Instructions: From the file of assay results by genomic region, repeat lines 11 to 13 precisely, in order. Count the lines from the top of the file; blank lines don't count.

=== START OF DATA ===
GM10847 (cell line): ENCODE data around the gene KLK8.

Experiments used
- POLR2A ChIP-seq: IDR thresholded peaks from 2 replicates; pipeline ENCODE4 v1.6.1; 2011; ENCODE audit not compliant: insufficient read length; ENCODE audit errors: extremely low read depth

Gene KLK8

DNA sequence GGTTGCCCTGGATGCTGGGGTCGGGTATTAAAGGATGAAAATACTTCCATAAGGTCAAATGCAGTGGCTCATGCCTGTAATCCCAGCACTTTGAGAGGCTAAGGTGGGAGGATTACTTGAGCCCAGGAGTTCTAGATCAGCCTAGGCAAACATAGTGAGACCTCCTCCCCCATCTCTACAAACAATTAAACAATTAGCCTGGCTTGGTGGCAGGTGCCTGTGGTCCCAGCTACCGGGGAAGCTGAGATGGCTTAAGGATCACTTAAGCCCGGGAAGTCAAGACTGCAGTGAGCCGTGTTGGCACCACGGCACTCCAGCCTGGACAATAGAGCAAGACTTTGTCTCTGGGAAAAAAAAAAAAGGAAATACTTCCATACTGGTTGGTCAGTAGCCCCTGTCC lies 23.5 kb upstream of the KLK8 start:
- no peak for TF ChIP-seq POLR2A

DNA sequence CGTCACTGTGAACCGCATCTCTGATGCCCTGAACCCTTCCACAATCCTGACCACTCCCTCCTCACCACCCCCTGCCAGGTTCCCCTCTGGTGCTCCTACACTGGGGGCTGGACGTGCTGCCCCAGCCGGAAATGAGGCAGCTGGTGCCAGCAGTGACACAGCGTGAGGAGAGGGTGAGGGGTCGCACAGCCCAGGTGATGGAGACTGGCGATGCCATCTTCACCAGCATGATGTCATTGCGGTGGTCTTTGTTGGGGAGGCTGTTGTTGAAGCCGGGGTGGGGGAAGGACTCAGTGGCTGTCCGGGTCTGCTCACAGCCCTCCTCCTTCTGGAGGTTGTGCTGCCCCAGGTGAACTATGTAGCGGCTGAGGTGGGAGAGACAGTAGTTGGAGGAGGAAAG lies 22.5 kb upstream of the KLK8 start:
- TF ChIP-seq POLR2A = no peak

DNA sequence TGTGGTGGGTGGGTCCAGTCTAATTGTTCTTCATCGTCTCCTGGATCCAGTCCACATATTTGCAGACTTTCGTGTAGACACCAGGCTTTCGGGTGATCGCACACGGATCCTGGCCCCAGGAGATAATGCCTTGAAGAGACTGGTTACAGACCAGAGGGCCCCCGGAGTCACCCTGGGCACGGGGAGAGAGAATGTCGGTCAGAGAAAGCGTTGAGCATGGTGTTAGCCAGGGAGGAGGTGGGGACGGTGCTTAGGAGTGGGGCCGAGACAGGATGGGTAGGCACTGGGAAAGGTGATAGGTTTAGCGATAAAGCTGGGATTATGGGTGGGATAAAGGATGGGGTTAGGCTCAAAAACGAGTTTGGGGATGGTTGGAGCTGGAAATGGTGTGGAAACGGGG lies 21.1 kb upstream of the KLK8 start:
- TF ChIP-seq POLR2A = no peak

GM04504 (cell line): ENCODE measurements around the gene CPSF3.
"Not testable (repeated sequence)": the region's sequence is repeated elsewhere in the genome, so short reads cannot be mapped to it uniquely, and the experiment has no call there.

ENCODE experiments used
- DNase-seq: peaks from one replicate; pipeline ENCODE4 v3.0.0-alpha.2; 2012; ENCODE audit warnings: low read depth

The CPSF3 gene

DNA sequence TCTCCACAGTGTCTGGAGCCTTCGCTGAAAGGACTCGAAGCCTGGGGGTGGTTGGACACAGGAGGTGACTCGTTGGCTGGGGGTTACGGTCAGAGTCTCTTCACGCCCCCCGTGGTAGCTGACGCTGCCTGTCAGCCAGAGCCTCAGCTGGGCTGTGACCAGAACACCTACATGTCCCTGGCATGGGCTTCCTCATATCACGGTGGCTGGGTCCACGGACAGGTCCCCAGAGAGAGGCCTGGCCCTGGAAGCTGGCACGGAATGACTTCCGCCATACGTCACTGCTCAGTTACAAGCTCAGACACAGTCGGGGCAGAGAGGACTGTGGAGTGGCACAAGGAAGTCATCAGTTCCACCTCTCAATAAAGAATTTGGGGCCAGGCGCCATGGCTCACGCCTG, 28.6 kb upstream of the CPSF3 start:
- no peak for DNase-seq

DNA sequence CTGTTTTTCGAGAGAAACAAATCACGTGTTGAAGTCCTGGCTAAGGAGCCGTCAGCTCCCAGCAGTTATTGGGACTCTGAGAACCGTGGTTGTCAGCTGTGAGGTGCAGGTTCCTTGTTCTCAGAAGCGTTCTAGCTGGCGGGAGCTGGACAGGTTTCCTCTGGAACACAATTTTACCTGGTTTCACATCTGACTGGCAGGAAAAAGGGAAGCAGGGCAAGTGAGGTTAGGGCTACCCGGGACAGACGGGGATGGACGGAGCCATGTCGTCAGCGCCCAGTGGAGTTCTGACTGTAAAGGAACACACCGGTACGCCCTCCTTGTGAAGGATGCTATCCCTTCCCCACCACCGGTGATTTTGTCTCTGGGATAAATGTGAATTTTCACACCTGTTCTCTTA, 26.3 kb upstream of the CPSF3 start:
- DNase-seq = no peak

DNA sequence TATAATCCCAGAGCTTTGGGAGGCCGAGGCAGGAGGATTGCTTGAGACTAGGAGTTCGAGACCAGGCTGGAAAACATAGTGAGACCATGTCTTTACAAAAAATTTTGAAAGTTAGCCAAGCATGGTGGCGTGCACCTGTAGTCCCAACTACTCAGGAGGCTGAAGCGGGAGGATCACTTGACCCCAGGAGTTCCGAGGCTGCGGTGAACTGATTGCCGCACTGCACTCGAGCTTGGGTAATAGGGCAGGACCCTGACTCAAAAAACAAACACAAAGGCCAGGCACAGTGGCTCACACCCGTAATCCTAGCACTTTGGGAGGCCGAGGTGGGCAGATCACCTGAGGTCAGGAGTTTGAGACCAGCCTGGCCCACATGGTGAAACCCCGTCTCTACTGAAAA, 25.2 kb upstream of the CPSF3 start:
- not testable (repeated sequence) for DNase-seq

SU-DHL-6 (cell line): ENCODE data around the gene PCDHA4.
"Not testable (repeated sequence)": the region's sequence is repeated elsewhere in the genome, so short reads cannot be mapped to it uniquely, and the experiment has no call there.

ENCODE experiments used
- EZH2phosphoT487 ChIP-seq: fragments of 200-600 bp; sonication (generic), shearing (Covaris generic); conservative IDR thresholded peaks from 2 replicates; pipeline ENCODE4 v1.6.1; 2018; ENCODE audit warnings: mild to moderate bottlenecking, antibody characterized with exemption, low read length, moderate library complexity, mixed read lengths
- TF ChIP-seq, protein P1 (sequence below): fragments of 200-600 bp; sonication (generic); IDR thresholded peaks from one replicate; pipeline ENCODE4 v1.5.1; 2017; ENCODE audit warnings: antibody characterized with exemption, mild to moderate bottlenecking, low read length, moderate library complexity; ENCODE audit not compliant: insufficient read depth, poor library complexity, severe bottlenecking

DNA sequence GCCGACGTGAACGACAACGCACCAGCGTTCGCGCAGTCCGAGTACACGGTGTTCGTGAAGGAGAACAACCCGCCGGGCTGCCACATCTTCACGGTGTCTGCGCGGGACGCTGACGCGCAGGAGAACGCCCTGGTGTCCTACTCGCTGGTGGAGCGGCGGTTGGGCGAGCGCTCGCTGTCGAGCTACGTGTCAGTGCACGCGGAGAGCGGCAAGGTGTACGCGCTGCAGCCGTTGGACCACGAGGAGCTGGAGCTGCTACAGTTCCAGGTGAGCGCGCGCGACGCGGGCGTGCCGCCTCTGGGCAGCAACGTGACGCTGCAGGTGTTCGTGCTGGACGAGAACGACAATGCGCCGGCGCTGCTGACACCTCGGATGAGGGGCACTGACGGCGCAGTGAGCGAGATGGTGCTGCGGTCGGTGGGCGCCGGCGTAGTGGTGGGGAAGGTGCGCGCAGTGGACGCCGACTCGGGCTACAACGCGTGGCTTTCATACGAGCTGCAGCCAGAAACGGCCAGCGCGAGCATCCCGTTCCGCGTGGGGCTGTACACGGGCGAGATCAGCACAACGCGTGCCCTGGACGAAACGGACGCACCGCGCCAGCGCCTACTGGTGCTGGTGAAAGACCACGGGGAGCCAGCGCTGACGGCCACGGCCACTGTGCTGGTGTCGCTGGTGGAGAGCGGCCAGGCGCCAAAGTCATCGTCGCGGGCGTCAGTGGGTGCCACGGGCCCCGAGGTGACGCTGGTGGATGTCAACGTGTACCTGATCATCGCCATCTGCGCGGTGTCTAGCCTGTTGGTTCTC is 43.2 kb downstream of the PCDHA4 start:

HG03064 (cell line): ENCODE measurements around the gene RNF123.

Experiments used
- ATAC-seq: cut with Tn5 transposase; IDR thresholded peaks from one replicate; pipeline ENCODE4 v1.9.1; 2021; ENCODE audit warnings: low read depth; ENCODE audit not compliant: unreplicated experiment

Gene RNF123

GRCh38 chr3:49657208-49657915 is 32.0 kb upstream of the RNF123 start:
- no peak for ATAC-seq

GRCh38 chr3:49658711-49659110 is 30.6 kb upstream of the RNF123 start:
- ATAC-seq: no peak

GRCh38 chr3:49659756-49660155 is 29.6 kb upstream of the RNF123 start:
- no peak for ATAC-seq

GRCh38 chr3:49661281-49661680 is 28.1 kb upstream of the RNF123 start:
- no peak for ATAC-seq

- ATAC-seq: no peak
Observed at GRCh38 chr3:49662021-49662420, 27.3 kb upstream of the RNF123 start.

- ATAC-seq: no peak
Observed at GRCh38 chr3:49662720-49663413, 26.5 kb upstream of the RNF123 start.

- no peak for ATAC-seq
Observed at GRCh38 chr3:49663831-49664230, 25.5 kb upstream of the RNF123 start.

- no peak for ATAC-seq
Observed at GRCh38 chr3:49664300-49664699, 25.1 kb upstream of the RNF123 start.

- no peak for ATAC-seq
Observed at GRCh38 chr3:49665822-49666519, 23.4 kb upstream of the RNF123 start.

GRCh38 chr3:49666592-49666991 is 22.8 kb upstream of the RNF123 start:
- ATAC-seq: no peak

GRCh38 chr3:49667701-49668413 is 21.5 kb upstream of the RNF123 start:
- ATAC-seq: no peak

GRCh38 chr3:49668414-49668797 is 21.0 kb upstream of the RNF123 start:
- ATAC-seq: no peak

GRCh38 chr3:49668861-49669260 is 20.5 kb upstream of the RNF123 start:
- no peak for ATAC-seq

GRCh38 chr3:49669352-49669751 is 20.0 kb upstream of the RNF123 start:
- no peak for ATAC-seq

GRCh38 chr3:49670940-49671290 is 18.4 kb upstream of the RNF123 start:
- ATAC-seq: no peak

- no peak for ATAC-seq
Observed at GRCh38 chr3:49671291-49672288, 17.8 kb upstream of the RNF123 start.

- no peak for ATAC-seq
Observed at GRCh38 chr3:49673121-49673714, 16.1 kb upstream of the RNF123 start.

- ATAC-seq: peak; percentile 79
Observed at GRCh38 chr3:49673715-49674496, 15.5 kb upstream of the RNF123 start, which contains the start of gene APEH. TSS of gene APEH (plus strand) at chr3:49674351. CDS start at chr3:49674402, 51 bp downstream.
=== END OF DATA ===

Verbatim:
GM04504 (cell line): ENCODE measurements around the gene CPSF3.
"Not testable (repeated sequence)": the region's sequence is repeated elsewhere in the genome, so short reads cannot be mapped to it uniquely, and the experiment has no call there.

ENCODE experiments used